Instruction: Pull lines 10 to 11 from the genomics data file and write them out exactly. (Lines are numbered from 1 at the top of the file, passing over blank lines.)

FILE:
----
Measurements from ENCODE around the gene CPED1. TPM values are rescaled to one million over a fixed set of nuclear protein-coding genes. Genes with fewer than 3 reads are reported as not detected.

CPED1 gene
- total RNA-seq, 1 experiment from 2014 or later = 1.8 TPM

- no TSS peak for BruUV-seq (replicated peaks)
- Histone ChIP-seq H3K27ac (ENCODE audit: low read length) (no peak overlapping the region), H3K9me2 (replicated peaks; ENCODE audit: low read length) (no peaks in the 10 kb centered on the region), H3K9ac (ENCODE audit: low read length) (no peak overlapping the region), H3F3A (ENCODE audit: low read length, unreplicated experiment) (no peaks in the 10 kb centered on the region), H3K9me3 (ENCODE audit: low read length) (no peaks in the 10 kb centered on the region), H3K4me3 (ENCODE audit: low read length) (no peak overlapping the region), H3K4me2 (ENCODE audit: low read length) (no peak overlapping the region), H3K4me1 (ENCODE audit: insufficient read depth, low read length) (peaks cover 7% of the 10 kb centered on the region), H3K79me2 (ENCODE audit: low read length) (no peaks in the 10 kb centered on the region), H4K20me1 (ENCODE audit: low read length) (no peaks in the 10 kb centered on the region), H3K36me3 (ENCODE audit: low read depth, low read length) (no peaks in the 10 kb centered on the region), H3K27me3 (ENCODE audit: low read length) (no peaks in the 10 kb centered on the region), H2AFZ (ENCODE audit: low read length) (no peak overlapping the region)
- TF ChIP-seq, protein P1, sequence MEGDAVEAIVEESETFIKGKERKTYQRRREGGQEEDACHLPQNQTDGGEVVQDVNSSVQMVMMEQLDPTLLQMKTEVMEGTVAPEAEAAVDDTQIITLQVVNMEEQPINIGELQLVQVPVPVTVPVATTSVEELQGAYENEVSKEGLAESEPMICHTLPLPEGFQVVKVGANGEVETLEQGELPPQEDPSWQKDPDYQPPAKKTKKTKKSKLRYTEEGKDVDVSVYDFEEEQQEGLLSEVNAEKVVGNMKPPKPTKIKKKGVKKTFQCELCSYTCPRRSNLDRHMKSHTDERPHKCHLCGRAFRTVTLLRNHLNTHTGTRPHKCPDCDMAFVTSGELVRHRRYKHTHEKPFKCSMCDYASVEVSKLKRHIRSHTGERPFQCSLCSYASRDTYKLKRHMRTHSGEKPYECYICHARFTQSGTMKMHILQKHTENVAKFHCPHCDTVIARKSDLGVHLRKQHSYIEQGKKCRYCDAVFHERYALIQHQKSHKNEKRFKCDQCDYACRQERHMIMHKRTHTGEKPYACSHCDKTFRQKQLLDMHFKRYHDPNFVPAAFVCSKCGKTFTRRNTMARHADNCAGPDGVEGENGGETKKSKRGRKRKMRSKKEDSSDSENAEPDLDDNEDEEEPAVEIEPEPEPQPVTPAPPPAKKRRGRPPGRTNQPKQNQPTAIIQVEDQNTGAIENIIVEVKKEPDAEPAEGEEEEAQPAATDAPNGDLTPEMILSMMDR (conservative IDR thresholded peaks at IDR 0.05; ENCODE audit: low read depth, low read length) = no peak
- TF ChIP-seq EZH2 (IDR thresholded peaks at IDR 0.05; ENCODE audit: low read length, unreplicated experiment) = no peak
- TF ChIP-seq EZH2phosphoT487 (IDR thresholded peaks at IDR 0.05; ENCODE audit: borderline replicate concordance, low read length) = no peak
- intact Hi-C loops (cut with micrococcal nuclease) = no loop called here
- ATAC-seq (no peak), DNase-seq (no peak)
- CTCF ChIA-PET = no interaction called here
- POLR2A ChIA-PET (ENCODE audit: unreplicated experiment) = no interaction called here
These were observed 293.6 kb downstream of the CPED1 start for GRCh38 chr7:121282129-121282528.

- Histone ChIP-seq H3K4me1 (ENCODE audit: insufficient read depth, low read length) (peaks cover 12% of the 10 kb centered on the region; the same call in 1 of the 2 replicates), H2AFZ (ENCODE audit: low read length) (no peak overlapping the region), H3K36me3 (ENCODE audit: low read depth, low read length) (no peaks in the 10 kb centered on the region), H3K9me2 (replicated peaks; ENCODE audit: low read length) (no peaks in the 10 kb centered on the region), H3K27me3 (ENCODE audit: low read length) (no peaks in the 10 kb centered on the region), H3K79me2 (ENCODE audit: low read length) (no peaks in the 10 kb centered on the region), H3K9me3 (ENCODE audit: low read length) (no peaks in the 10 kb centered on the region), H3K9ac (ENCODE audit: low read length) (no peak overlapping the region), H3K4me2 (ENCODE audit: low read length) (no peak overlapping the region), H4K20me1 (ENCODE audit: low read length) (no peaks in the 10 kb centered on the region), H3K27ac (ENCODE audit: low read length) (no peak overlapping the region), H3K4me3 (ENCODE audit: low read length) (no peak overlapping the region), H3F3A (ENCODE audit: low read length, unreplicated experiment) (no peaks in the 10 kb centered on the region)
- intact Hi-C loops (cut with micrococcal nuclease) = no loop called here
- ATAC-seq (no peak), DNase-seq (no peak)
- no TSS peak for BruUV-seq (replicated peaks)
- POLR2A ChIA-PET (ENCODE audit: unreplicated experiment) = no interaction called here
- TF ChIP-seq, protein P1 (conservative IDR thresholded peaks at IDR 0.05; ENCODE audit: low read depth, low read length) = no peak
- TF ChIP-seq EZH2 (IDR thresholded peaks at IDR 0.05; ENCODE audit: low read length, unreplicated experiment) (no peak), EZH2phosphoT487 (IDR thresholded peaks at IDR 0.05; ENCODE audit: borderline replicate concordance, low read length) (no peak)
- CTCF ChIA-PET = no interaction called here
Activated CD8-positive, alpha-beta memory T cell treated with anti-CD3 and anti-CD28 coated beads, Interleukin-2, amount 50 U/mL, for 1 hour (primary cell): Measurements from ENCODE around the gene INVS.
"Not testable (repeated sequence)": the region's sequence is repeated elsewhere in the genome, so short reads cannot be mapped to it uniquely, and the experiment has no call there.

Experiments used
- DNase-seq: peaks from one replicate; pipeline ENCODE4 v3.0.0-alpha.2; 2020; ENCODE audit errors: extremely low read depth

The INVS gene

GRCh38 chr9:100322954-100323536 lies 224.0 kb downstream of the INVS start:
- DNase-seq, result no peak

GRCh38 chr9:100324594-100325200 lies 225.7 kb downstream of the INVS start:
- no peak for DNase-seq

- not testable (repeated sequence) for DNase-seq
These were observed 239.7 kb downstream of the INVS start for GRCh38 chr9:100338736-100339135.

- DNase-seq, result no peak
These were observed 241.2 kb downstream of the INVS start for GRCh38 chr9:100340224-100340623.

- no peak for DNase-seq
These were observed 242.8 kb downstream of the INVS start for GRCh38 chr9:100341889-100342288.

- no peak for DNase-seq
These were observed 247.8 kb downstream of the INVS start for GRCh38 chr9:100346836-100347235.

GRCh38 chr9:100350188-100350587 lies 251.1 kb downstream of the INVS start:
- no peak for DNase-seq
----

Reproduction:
- ATAC-seq (no peak), DNase-seq (no peak)
- CTCF ChIA-PET = no interaction called here